“Call him off! Call him off!” David cried. He did his best to protect his scalp form the oversized bird. His meaner side had the urge to transform into an alligator and snap the noodly neck like he had the ever so annoying school field geese. He didn’t dare do so with Palmer present. It was not simply a matter of avoiding people seeing the morphing process. Palmer valued the angry pond dweller. David couldn’t kill something the shy sweet kid had called his ‘best friend’ right before his eyes. Even he was not that cruel. Revenge of the birds… he bemoaned the backlash. Curse bad karma. You do one thing wrong, make one mistake …more than once… and it comes back to bite you. Literally.
“Ant…Anthony… shh.” Palmer cooed. The swan smoothed down his wings and feathers. Anthony gave a final snort to David as if to say ‘humph, you’re not worth wasting my time over’ and turned to his master. “C’mere. He’s not going to hurt you. Promise. Shhh. C’mere.” Obediently, he shuffled over. Gracious on the water as he may be, his body was clumsy and cumbersome on land. It made David wonder why he had been such a wimp as to be defeated by the overstuffed fowl. With no resistance at all, Palmer reached to scratch under the swan’s chin. “You should be nicer to him”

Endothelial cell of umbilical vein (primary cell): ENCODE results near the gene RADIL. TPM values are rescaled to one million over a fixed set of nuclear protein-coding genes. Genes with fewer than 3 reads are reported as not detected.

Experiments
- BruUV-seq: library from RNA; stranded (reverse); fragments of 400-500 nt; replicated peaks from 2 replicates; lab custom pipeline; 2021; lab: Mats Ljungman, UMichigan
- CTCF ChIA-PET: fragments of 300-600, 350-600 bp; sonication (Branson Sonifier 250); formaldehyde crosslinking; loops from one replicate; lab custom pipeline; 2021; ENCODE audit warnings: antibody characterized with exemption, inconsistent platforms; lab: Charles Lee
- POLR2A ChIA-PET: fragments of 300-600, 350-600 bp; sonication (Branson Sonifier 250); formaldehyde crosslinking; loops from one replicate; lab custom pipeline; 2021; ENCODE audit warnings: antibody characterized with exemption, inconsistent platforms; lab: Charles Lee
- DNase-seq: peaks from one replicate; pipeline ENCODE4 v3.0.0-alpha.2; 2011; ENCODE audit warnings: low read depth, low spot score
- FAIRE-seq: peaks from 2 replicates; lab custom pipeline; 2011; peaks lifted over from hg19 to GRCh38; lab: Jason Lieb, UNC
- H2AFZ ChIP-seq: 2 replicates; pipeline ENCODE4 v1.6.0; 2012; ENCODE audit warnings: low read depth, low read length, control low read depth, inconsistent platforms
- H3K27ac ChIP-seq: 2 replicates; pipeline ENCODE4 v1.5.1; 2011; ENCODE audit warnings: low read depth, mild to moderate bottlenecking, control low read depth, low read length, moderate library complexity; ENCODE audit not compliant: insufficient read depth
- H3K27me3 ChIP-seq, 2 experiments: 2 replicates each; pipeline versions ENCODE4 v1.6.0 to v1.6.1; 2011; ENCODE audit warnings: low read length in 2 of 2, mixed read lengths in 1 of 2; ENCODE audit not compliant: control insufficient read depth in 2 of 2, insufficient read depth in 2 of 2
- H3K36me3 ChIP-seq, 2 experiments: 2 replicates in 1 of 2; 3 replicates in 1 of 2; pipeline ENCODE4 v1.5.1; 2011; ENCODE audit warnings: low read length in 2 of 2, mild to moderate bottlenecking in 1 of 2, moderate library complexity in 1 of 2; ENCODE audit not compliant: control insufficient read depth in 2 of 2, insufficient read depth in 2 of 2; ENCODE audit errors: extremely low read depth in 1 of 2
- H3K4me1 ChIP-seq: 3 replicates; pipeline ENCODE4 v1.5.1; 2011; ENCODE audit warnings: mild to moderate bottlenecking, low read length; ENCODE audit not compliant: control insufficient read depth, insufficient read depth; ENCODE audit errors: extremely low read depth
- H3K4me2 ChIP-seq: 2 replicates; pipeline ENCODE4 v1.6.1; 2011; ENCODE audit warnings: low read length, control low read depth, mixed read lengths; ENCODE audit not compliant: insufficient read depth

“Yeah, be nicer to me,” David glowered and got to his feet. He brushed off the dirt that clung to his slacks.
“I was talking to you,” Palmer pointed, accusing David of instigating the skirmish. “He used to have a mate, Lily. Reserved and slender… she was what you think of when you picture a swan. I was feeding them one day around four after school. Out of nowhere we were being shot at. Sue’s idiot drunk friends were trying out their new BB gun. They took turns. They shot at me. They didn’t care. Didn’t care at all. I yelled and threatened to call the police. They flipped me off. They took better aim. They got me in the foot… and laughed. It really hurt. I still have the scar.” He shook his head. “They laughed like it was funny. My voice isn’t the scary, I guess. But then Lilly…. she was really distressed… ” Retelling the events choked him up. “Huffing and gasping for air… it wasn’t getting through her nostrils because it was all clogged with blood. It was going right through her neck, that’s where the sound was coming from…. like those smoking cancer patients on the warning ads on TV. They shot her…and high-fived each other over it.” He closed his eyes for a moment before going on. “You killed her, I yelled. You killed her. And they said, It doesn’t even hurt them. I know it hurt me.” His hands balled into fists remembering that day.
Anthony had settled beside him, sadly looking at David with the blackest eyes. He began to regret his unspoken death threats on the creature. He had every right not to trust human beings.